The deal between the Maldives government and Apollo Hospitals to manage Indira Gandhi Memorial Hospital (IGMH) has fallen through, local media reported Health Minister Dr Aminath Jameel as saying on Tuesday.
“We had to terminate the agreement because they [Apollo] were unable to meet the terms and conditions stated in the agreement. Every agreement specifies deadlines to settle certain matters,” Dr Jameel reportedly said.
“We have also informed them [Apollo] that the agreement has been terminated.”
Senior staff at the Health Ministry and Chair of the Privatisation committee Mahmoud Razee told Minivan News they had not been informed of the deal’s collapse and had only heard media reports. Minivan News contacted Dr Jameel but she was unable to confirm the reports as she was “travelling in the islands.”
The government reportedly terminated the agreement with Apollo after the Indian hospital giant was unable to invest the agreed amount to develop the hospital.
Apollo had estimated that it would cost US$25 million to bring the hospital up to global standards. The group also revealed intentions to make 80 percent of its employees Maldivian over a 15 year period, although it was unclear as to how this would be achieved given the lack of medical higher education facilities in the country.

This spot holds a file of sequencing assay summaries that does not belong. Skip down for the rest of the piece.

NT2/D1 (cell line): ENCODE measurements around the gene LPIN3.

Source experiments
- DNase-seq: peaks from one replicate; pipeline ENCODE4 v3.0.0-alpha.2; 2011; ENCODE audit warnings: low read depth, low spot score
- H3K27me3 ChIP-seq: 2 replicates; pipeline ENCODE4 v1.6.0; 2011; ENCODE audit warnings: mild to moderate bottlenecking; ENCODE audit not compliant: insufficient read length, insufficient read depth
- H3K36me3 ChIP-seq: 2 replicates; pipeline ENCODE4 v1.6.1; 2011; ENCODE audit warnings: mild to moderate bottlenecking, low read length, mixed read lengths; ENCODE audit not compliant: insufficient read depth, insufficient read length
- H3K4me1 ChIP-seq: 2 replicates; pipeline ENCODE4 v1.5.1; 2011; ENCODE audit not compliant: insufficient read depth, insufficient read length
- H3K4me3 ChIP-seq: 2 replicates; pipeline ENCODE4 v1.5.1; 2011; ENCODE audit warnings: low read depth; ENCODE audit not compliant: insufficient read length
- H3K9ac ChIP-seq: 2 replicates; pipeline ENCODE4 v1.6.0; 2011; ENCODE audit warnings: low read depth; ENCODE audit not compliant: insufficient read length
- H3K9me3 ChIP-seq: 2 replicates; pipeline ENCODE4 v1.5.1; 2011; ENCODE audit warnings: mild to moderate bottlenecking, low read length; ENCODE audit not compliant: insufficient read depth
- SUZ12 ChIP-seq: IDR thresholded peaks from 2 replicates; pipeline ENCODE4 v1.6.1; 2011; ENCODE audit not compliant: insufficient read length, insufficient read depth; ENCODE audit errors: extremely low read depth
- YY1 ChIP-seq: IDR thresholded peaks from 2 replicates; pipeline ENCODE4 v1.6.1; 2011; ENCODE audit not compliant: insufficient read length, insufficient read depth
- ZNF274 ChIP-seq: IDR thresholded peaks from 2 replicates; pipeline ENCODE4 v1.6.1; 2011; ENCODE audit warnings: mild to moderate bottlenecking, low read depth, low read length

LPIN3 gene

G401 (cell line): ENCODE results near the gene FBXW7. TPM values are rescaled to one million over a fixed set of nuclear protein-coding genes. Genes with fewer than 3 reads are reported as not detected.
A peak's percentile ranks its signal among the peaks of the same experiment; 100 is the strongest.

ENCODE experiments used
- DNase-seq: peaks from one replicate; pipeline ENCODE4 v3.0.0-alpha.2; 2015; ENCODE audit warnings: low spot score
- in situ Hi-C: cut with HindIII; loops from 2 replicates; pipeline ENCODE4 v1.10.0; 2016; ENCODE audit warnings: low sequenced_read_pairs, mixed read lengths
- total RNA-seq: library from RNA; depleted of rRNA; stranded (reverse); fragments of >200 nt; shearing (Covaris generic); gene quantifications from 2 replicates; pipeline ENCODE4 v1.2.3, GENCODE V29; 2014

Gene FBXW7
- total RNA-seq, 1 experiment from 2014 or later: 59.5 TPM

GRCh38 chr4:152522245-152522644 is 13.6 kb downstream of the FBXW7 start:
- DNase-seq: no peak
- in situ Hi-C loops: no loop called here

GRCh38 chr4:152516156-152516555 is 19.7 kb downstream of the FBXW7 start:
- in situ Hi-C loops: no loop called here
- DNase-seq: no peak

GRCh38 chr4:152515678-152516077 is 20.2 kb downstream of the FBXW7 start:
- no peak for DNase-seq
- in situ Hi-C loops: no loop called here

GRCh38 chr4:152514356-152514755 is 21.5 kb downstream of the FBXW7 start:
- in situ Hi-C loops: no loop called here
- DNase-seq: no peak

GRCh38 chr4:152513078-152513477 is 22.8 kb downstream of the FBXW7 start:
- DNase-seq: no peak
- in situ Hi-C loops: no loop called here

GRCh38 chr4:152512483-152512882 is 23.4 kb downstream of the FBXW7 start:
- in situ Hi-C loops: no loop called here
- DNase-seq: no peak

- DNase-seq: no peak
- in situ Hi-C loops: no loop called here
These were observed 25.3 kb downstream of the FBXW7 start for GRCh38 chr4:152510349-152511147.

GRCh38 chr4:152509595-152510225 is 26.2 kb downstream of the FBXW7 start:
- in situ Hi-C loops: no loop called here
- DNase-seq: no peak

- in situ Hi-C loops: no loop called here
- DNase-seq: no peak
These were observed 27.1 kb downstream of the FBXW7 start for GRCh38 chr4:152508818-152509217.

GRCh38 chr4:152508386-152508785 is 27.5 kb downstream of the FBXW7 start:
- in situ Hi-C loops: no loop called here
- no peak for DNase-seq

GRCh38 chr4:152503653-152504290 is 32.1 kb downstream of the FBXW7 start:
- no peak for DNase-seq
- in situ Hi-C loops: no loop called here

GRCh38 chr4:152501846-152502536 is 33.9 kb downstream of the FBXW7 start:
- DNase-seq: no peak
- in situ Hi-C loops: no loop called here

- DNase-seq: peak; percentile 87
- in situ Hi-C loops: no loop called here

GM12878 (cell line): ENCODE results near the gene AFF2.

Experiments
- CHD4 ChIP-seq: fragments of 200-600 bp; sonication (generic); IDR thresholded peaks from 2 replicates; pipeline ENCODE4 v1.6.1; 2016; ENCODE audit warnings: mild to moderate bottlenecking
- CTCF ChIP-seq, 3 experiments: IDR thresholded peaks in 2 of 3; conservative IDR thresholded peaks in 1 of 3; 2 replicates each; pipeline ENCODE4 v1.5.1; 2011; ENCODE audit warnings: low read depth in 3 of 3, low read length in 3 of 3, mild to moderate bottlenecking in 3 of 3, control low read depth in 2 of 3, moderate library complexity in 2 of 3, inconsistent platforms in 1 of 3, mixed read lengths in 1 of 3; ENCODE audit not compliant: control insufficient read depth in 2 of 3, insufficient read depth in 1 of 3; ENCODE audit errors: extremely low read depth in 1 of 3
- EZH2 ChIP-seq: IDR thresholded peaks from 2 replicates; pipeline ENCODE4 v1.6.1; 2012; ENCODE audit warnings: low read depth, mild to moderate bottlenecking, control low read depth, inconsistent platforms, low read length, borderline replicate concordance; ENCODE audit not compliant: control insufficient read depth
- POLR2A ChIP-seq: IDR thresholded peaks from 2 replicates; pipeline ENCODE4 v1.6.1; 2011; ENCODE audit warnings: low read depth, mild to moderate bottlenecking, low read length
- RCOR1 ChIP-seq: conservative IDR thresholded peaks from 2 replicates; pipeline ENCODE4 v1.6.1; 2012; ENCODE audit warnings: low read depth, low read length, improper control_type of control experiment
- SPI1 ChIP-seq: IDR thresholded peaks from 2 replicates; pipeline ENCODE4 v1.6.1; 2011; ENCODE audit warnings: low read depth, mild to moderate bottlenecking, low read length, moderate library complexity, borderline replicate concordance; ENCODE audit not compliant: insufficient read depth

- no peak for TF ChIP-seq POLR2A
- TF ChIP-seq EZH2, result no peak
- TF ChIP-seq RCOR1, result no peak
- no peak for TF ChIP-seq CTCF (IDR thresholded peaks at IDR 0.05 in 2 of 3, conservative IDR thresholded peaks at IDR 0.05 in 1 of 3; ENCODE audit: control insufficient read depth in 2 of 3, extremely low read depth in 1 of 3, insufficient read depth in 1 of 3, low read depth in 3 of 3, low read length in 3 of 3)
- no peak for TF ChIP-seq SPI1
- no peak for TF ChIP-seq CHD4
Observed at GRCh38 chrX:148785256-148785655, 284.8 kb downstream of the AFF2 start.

Apollo planned to offer orthopedics, cardiology, gastro, neurology, acute care and trauma specialities in the first phase of the privatisation deal, as well as set up and operate a cardiology unit within the year, the Health Ministry stated when the deal was first announced in January.
CEO of IGMH Zubair Mohamed was not responding to calls at time of press, but expressed concern when the deal stalled in July, stating that uncertainly over the arrangement was making “little investments” more difficult.
“Apollo is an expert group and would bring a lot of benefits to the people,” he told Minivan News at the time. “They have the capacity to raise existing standards. But even if they do not come we will continue trying to improve services.”
However the agreement stalled after the private healthcare giant failed to submit a required operational management agreement by the July 2010 deadline. Both parties were required to cement the deal and sign the 12 year management agreement by the end of July.